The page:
Link of the Day

One of the best ways to improve your SAT essay score is to begin looking for links between ideas.  Even though you don’t know what the SAT essay will be about, it will be broad enough to relate to news articles and books that you are reading now.  Practice looking for themes in this article about Iranian hostages who were just recently released.  You should be able to list the themes: family, politics, government, individuals, beliefs, and many more.  As soon as you see an essay question relating to any of these themes, you can use the facts from this article as an excellent example in support of your thesis.  If you choose to use this as one of your 5 prepared current events, make a list of all the facts you can use.

Arithmetic: Percents

Read the following SAT test question and then select the correct answer. 

Always read math questions carefully so that you can absorb all the information and avoid mistakes.  Identify the bottom line, what the question is asking you to find, and assess your options for reaching that bottom line.  Choose the most efficient method to attack the problem.  When you have an answer, loop back to verify that the answer matches the bottom line and you have finished all the steps in the problem.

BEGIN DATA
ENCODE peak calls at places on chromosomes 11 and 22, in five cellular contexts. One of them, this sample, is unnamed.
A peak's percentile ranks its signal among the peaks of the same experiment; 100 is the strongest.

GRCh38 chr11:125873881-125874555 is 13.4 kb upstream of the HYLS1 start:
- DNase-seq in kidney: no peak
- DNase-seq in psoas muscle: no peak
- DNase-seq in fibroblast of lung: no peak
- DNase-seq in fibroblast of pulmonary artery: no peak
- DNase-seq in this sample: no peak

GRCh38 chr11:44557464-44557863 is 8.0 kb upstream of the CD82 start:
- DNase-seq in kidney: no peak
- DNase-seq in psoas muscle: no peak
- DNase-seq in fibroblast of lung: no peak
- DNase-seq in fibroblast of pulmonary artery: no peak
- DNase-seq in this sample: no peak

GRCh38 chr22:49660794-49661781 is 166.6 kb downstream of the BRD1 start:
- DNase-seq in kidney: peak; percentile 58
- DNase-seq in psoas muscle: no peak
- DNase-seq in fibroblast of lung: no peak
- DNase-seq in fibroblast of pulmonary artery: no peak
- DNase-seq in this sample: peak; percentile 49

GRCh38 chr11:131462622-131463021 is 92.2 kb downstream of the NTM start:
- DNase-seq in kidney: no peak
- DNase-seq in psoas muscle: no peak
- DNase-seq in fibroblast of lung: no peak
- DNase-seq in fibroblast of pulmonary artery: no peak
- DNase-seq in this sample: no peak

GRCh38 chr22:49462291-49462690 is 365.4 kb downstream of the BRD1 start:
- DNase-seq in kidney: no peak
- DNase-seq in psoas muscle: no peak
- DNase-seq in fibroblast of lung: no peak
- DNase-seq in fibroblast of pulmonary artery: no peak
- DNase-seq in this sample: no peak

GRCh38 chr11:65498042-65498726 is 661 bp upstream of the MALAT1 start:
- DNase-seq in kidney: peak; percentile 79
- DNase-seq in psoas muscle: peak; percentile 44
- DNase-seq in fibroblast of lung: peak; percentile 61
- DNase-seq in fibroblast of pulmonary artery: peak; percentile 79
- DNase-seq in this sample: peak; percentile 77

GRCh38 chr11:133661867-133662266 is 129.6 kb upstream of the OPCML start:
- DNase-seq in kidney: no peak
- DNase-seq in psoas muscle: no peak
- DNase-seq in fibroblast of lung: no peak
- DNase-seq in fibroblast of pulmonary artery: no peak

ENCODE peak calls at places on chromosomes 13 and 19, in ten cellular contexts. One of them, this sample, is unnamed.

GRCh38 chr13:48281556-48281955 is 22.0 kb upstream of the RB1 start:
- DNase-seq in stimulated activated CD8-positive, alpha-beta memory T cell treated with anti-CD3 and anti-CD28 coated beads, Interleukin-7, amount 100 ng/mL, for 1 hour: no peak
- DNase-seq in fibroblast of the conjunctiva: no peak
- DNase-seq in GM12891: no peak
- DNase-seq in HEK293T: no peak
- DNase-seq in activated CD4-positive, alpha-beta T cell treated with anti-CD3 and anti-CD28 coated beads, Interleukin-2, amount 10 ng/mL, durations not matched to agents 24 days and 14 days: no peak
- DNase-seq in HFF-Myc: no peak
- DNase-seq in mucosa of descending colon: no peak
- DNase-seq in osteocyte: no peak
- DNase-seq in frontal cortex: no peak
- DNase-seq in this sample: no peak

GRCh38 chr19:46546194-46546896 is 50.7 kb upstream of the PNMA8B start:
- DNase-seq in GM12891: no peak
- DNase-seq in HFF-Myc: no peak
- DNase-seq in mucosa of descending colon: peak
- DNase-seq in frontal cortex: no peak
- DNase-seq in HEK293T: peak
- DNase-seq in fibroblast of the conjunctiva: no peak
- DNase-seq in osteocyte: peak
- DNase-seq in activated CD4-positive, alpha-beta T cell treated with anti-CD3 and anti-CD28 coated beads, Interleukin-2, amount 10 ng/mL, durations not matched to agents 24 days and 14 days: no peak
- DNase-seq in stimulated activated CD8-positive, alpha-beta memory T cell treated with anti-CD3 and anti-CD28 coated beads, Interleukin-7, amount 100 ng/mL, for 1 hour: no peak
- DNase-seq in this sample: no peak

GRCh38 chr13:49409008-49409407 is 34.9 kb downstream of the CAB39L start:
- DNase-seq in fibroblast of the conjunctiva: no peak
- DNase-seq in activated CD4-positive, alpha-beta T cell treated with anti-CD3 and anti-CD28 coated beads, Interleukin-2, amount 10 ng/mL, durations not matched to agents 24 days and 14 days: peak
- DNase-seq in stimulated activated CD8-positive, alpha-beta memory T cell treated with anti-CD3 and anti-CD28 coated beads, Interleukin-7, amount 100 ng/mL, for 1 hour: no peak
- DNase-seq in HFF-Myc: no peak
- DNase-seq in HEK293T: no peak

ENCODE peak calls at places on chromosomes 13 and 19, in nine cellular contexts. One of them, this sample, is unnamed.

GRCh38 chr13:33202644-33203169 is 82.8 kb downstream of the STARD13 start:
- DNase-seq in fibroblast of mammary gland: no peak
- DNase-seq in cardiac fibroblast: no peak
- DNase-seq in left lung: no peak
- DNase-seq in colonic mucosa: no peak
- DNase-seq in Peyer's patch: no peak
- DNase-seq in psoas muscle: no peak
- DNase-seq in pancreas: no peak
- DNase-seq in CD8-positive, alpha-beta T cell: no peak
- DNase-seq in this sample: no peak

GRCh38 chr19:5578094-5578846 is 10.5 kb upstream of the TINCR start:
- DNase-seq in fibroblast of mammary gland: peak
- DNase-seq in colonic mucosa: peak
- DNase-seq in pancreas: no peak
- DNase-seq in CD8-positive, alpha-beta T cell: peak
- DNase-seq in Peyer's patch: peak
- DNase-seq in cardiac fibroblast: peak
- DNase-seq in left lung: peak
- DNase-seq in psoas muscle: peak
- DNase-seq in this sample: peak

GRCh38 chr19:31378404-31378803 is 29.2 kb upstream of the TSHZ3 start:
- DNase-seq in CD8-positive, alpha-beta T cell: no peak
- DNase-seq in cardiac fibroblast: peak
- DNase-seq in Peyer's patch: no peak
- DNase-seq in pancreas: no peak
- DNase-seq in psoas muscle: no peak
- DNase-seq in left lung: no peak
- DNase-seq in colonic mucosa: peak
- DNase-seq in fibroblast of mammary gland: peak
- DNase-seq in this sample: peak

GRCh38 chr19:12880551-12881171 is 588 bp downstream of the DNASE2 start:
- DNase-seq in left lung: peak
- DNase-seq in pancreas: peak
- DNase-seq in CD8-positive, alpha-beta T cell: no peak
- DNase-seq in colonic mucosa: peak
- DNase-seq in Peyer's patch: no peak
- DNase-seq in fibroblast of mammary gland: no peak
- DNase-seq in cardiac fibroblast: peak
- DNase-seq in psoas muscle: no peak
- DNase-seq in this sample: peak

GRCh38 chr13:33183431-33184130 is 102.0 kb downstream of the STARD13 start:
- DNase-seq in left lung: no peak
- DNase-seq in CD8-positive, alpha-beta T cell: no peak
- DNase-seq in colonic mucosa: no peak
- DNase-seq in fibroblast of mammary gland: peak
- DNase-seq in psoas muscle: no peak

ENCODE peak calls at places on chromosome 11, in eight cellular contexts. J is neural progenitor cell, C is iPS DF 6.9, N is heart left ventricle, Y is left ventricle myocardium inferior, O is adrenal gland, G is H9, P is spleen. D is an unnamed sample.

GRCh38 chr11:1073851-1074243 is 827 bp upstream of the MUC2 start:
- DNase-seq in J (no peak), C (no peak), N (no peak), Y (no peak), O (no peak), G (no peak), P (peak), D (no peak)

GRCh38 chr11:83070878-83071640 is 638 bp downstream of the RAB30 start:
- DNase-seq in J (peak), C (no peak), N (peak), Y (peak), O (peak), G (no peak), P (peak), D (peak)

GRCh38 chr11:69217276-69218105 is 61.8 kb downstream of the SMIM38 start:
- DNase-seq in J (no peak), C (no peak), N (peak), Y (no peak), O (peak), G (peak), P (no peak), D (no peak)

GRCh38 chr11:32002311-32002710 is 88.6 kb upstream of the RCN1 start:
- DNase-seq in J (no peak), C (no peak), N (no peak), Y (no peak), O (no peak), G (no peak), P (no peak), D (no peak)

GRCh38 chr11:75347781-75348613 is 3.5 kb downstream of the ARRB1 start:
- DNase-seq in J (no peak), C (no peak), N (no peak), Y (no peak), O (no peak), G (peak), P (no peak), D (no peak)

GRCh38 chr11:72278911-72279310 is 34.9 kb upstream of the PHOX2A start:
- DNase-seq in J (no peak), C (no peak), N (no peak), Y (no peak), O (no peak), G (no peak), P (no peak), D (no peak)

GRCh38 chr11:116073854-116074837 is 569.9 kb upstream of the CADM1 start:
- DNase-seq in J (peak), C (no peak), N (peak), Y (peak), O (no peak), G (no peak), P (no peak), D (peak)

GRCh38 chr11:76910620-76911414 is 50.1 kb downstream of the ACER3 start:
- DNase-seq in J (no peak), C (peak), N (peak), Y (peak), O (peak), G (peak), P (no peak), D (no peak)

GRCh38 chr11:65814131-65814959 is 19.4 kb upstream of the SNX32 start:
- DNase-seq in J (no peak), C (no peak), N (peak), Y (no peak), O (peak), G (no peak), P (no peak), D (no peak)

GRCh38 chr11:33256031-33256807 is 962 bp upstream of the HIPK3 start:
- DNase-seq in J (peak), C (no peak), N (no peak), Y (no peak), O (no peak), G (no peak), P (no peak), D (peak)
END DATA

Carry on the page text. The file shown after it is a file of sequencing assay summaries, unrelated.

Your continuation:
If p percent of 75 is greater than 75, which of the following must be true?

Bottom Line: p = ?

Assess your Options:  It is often tempting to look down at the answer choices before you need them, but they could mislead you since most of them are wrong!.  You could take numbers that fit each answer choice and see if they give you a number greater than 75.  However, by applying what you know about percents, you can solve the problem much faster than you can by trying out 5 different numbers.

Attack the Problem:  There are a number of ways to think about percentages: as percents, decimals, numbers out of a hundred, parts of wholes….  The list continues.  Here is one of the fastest ways to think about the problem:

If you have one hundred percent of something, you have all of it.  So 100% of 75 is going to be 75.  If you want a result that is greater than 75, you are going to need more than 100% of 75.  Therefore, p must be bigger than 100.

Or, if you normally think about percents in terms of decimals, you know that 50% of something is .5.  In order to get a decimal from a percent, you had to move the decimal twice to the left.  So with 100%: 75 × 1.00 = 75.  Try writing an inequality to find the decimal that you would need in order to get a number bigger than 75: 75p > 75.  The p represents the unknown percent of 75 (remember, "of" means multiplication in math).  If you solve the inequality, you get p > 1.  Then you have to move the decimal back in order to get a percent: p > 100.  Your percent must be bigger than 100%.  This method takes much longer than the first one, but it proves that the first method is correct.  The testers realize that students are not used to working with percentages greater than 100, so it is a good idea to review how these work before the test!

Loop back:  You know what p must be greater than, so look down at your answer choices.

(A) p > 100
(B) p < 75
(C) p = 75
(D) p < 25
(E) p = 25

The correct answer is (A).

On, 71% of the responses were correct.

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